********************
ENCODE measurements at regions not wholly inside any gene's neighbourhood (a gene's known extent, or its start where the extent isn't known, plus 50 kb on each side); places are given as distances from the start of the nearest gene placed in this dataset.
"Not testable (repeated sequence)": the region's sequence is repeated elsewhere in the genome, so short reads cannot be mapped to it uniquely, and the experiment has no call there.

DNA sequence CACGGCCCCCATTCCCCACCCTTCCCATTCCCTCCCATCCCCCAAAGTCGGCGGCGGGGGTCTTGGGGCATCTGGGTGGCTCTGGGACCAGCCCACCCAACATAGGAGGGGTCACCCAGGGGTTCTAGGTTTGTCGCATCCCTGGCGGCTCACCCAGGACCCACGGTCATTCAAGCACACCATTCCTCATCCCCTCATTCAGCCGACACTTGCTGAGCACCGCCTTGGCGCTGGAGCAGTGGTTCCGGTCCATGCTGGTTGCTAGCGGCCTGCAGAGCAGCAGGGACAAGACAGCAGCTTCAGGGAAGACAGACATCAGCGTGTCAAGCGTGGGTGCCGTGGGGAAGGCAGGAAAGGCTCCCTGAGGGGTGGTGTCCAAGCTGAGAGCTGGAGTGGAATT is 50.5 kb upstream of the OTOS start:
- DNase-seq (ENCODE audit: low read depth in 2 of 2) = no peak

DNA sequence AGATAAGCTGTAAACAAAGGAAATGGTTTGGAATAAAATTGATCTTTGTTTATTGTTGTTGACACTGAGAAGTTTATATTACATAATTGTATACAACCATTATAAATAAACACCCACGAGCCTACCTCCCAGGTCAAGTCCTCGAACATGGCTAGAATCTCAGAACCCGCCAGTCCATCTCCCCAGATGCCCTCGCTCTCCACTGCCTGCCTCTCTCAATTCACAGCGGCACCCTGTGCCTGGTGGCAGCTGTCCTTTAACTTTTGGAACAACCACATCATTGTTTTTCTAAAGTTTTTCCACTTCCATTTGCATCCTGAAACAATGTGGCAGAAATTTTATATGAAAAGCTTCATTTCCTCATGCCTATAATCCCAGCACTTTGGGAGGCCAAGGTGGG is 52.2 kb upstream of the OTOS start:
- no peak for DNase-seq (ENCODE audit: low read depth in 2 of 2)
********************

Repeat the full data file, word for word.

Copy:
ENCODE measurements at regions not wholly inside any gene's neighbourhood (a gene's known extent, or its start where the extent isn't known, plus 50 kb on each side); places are given as distances from the start of the nearest gene placed in this dataset.
"Not testable (repeated sequence)": the region's sequence is repeated elsewhere in the genome, so short reads cannot be mapped to it uniquely, and the experiment has no call there.

DNA sequence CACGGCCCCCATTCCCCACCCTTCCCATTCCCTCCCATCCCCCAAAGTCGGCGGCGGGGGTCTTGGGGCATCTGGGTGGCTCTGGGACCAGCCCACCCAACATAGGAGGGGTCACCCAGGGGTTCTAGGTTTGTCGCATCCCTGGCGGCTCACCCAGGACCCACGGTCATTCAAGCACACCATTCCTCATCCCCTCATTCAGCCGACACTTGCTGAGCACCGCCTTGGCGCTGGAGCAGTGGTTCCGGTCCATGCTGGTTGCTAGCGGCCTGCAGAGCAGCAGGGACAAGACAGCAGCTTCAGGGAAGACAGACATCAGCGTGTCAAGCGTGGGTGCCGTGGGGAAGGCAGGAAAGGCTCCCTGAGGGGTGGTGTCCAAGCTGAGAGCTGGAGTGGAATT is 50.5 kb upstream of the OTOS start:
- DNase-seq (ENCODE audit: low read depth in 2 of 2) = no peak

DNA sequence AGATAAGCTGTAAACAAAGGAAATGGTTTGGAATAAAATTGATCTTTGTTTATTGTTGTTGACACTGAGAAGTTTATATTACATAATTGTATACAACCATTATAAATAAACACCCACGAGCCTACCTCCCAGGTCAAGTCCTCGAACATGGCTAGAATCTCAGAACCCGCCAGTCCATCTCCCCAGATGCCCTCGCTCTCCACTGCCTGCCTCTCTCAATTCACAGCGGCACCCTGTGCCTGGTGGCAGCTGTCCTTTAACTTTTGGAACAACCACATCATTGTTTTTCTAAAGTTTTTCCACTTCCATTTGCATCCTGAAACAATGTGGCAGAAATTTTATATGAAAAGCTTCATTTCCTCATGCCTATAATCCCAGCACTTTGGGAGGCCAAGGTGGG is 52.2 kb upstream of the OTOS start:
- no peak for DNase-seq (ENCODE audit: low read depth in 2 of 2)